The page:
- boughten: purchased; not homemade; “my boughten clothes”; “a store-bought dress”
- (Store-Boughts) A euphemism for fake chesticles or implants.
- pastry used to hold pie fillings
- A pie is a baked dish which is usually made of a pastry dough casing that covers or completely contains a filling of various sweet or savoury ingredients.
- The dough used to make pie crusts
- The baked pastry crust of a pie
best store bought pie crust – White Bread:
White Bread teaches us that when Americans debate what one should eat, they are also wrestling with larger questions of race, class, immigration, and gender. As Bobrow-Strain traces the story of bread, from the first factory loaf to the latest gourmet pain au levain, he shows how efforts to champion “good food” reflect dreams of a better society—even as they reinforce stark social hierarchies.
In the early twentieth century, the factory-baked loaf heralded a bright new future, a world away from the hot, dusty, “dirty” bakeries run by immigrants. Fortified with vitamins, this bread was considered the original “superfood” and even marketed as patriotic—while food reformers painted white bread as a symbol of all that was wrong with America.
The history of America’s one-hundred-year-long love-hate relationship with white bread reveals a lot about contemporary efforts to change the way we eat. Today, the alternative food movement favors foods deemed ethical and environmentally correct to eat, and fluffy industrial loaves are about as far from slow, local, and organic as you can get. Still, the beliefs of early twentieth-century food experts and diet gurus, that getting people to eat a certain food could restore the nation’s decaying physical, moral, and social fabric, will sound surprisingly familiar. Given that open disdain for “unhealthy” eaters and discrimination on the basis of eating habits grow increasingly acceptable, White Bread is a timely and important examination of what we talk about when we talk about food.
From the Hardcover edition.
Amazon Best Books of the Month, March 2012: It’s in, it’s out, it’s good for you, it’s bad for you: over the last hundred years, bread has gone from industrial-strength cure-all to nutritionless fluff, and every place in between. White Bread is Aaron Bobrow-Strain’s look at the central place of bread, not just on the American table but also in its discussions about morality, class, race, and the environment. Bobrow-Strain takes readers from the immigrant-run bakeries of the 1900s, which were associated with unsafe bread, to the shining promise of industrially-made loaves that could bolster Americans against communism, to the brown-bread revolution of the ’70s and ’80s. Along the way, Bobrow-Strain shows that the history of bread was leavened with good intentions and ironclad convictions–many of which succumbed to the ageless hobgoblin of unintended consequences. Entertaining for fans of history, food, and the history of food, White Bread reveals yet another facet to the ever-complicated world of what we eat. –Darryl Campbell
Preheat oven to 350 degrees f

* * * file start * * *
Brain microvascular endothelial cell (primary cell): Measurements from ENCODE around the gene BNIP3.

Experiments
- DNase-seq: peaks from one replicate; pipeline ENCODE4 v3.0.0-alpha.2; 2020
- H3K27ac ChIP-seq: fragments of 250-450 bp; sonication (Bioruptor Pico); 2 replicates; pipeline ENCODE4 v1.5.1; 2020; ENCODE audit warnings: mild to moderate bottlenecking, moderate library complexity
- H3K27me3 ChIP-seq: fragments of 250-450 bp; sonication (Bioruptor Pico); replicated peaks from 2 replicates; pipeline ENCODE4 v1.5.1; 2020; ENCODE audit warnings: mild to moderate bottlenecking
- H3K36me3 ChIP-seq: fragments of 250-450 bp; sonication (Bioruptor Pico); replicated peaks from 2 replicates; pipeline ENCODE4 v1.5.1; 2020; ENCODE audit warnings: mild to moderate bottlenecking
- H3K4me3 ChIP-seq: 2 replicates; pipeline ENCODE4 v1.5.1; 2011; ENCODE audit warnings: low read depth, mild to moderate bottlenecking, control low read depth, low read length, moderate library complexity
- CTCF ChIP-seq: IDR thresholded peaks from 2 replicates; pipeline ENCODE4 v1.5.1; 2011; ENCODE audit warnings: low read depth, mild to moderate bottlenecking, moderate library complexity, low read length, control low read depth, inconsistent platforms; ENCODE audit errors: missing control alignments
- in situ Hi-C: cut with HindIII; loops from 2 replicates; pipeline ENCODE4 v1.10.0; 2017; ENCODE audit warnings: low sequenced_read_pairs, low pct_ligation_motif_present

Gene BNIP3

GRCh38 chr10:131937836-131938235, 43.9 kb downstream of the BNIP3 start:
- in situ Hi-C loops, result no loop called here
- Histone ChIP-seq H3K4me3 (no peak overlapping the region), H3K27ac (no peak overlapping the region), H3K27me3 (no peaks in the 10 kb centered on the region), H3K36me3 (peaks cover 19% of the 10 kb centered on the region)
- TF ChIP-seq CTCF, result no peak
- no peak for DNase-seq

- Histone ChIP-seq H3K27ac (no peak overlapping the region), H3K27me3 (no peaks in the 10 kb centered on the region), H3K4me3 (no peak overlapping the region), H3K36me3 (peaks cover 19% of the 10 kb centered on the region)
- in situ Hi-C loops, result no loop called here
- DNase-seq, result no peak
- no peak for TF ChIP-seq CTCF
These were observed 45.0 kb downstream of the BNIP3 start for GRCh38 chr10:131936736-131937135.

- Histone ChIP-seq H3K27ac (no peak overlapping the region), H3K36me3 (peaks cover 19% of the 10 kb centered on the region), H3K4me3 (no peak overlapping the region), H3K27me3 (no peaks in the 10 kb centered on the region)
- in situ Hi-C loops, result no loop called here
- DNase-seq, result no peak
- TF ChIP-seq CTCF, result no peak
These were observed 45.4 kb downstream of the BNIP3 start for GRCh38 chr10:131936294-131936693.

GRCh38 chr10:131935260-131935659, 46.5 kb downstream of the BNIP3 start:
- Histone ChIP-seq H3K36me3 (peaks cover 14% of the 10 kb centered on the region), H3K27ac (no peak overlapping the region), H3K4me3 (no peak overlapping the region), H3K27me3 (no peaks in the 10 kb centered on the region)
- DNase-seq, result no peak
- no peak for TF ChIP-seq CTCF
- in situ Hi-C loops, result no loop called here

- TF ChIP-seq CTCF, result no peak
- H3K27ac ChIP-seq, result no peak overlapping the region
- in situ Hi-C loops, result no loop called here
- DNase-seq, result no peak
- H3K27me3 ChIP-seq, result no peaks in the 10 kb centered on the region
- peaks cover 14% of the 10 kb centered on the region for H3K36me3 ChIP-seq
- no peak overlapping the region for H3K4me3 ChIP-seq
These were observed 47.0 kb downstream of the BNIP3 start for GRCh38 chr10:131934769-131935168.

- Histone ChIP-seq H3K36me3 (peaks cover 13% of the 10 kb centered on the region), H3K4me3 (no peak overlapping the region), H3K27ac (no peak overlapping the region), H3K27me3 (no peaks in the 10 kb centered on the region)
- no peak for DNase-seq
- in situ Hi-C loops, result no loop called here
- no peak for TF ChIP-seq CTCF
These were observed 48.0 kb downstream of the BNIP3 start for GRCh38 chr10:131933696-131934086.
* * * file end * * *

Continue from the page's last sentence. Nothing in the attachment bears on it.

1 9" pie crust rolled out flat (use your favorite recipe or buy a frozen one) onto a foil lined baking sheet (one with sides would be best).
I took about 4 cups of peaches (you can use canned if its not peach season. You’ll need to drain ’em.)
2 table spoons of brown sugar
1/4 cup of honey
1/8 teaspoon each of ground cinnamon, ground ginger, ground nutmeg, ground clove and ground all-spice or just use a teaspoon of the pre-mixed pumpkin or apple pie spice blend.
1/4 cup granulated sugar
Mix peaches with spices, honey and brown sugar. Arrange the peaches (reserving the liquid) in the center of the pie crust leaving about an 1 1/2 edge all the way around. Crimp the edges of the pie crust. This will help contain the filling while its baking. Brush the crust using the left over juice from the peaches and dust the tart and crust with the granulated sugar. Bake in preheated 350f degree oven for 25 minutes or until the crust is golden brown.
Remove from oven and place on a rack to cool. You’ll need to let this set for about 45 minutes before ya serve it.
best store bought pie crust
Though adapted from a memoir by a British journalist, We Bought a Zoo feels entirely like a Cameron Crowe film, with clear parallels to previous crowd-pleasers like Jerry Maguire. Crowe introduces Benjamin Mee (Matt Damon in a role that recalls his Contagion character) six months after the death of his wife. Since everything reminds him of her, the California columnist decides to make a change, starting with a new location. His realtor (Curb Your Enthusiasm’s J.B. Smoove), brother (Sideways’ Thomas Haden Church), and sullen teenage son (Colin Ford) try to talk him out of it, but Mee falls in love with a country manor that comes with a strange stipulation: the tenant must manage the zoo that accompanies the property. With his daughter’s blessing, Mee takes the plunge. Fortunately, he inherits an experienced staff, including MacCready (Angus MacFadyen), Robin (Patrick Fugit), Lily (Elle Fanning), and Kelly (Scarlett Johansson, lovely as ever in her least glamorous role to date). Mee’s road to reinvention offers few surprises, but Damon makes him a sympathetic figure who finds the same kind of support system among the park personnel that Fugit’s Almost Famous writer found in the rock world, except Mee’s relationships have more staying power. If his detractors–a skeptical employee and an unctuous inspector–feel like screenwriter constructs, Zoo represents a return to form for Crowe after a series of missteps, including Elizabethtown. Better yet, the real-life park that Mee acquired continues to lead by example as a humane habitat for endangered species. –Kathleen C. Fennessy